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Senior Home Care Services in Waterloo, Kitchener, Cambridge519-208-2000

Preventing Pressure Sores for Seniors – Kitchener, Waterloo, Cambridge

Pressure sores, also known as bed sores or pressure ulcers, are often painful and can potentially lead to more serious health conditions. What are pressure sores? Pressure ulcers are typically caused by soft tissue, like skin, being pressed against a hard surface for an elongated period of time. Pressure sores are more prevalent in older adults with diminished strength and mobility. The need to sit or lie down for extended periods can often result in the onset of pressure ulcers. Pressure sores impede blood flow, and significantly reduce circulation in affected areas. How do pressure ulcers develop? Pressure ulcers are can occur on any part of the body, but the areas where the skin is thinner and closer to the bone are more susceptible. This includes elbows, ankles, heels, knees, shoulder blades, and base of the spine. Pressure sores tend to develop in stages, and get worse over time without proper treatment. Stages of Pressure Sore Development Untreated pressure ulcers are fairly easy to manage if attended to in the early stages. If left too long, serious health complications can arise, and the result can even be fatal. Pressure sores generally develop in the following stages: Red or rashy skin Appearance of sores or blisters Open sores and tissue damage Severe skin damage and infection Red or Rashy Skin When pressure sores first begin to develop, the affected area typically becomes red and may feel warm the touch. Skin may start to feel itchy and uncomfortable. Sores and Blisters The next stage is when visible sores or blisters begin to emerge. These blisters will likely be painful, and the...

Sharing Home Care Responsibilities and Resolving Conflict – Kitchener, Waterloo, Cambridge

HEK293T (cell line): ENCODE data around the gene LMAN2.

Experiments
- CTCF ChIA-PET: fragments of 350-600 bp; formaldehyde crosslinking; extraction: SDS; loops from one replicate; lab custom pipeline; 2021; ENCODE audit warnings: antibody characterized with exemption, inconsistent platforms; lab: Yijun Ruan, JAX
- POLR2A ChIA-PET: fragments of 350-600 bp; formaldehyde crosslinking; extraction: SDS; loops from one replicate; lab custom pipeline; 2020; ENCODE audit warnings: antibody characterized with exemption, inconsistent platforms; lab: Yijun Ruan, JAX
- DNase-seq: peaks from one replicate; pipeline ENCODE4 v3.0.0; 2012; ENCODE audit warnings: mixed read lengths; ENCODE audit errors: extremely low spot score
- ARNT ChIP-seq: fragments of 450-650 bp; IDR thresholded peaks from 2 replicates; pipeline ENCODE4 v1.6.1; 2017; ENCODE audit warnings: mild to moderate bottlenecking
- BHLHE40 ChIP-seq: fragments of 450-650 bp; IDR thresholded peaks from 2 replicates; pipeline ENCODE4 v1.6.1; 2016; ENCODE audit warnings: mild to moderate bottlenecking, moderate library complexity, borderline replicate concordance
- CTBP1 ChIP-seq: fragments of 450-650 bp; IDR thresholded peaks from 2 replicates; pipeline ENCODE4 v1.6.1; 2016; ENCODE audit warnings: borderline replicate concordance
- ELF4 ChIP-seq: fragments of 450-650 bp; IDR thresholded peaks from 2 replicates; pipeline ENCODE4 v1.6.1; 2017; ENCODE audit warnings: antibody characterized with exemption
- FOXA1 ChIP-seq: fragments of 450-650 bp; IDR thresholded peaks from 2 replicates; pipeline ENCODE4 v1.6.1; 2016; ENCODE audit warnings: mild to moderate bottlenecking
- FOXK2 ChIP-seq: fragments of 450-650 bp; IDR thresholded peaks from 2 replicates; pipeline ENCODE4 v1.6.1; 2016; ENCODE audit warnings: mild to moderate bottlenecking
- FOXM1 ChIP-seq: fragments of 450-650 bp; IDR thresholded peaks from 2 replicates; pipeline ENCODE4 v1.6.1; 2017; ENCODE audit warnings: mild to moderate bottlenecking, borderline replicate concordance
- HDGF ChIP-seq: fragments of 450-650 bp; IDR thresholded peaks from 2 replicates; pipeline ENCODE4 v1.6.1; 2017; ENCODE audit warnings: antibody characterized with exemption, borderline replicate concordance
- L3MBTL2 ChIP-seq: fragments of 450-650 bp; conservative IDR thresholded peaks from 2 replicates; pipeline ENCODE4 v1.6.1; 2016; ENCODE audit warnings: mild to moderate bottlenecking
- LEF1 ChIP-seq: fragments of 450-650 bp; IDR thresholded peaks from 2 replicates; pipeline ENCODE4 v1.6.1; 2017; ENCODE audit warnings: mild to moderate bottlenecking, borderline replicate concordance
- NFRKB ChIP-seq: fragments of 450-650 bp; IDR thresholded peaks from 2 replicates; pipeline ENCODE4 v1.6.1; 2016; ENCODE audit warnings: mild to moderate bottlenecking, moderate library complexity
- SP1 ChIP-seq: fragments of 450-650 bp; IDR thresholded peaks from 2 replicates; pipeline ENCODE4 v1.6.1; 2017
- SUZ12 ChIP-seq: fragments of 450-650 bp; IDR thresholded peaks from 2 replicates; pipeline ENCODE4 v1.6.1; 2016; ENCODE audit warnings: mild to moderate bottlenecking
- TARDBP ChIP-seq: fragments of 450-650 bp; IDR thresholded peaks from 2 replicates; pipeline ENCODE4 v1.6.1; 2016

Caring for an elderly family member takes commitment, dedication, and teamwork. When it comes to family caregivers, it is often the child or sibling in the closest geographical proximity that ends up shouldering most of the responsibility. This may work for a short period of time, but often ends in resentment and caregiver burnout. That is why it is important to share the load to prevent family conflict and hostility. Tips for Sharing Caregiver Duties There are many approaches and practices to home care that can be used to divide up the work and distribute it as evenly as possible amongst family members. Some things to try can include: Starting a discussion Making a list of tasks and responsibilities Consider each family member’s strengths Examine each person’s weaknesses Distance support Supporting the primary caregiver Respite care Starting a Discussion First things first, it is necessary to open the lines of communication and start a discussion. This can be done by arranging a meeting for all involved family members. If it is feasible to meet at a physical location, that is likely the most effective approach. If not, it can be done over the phone, through email, or online via Skype or a similar video meeting platform. Find out all family members that wish to be involved and initiate a dialogue. There is no point in forcing unwilling family members to participate, it will only cause more problems. Make Lists Once you have an idea of all family members wishing offer to assistance and support, the next step is figure out what needs to be done. Make a list of...

Know the Warning Signs of a Stroke – Kitchener, Waterloo, Cambridge

The risk of suffering a stroke becomes greater after reaching 65 years of age. While it is true that stroke can occur at any age, people over 65 experience about 75% of all strokes in Canada. Stroke is the leading cause of physical disability in seniors, and the second biggest cause of mental disability, after Alzheimer’s. Stroke is the third leading cause of death for seniors in Canada, right behind heart disease and cancer. Roughly 50,000 people a year suffer strokes across Canada. What is a Stroke? A stroke is the loss of brain function that occurs due to problematic activity in the brain’s blood vessels. There are two main types of stroke: Ischemic Hemorrhagic Ischemic Stroke An ischemic stroke is characterized by a blockage of a blood vessel in the brain. This is the most common type of stroke and is often caused by a blood clot in the brain. This interrupts the blood flow to the brain, and if not attended to quickly can cause serious damage, destroying brain cells. Hemorrhagic Stroke A hemorrhagic stroke, on the other hand, is when a blood vessel in the brain bursts or is leaking, causing blood to flow into the brain, inducing swelling and intense pressure. If this pressure is not relieved and the leak attended to promptly, then the result is severe tissue and cellular damage, or even death. A brain aneurism falls into the category of hemorrhagic stroke. Act F.A.S.T. An immediate reaction and response is absolutely crucial for a stroke. Both types of stroke can cause irreparable damage if not recognized and treated as soon as possible....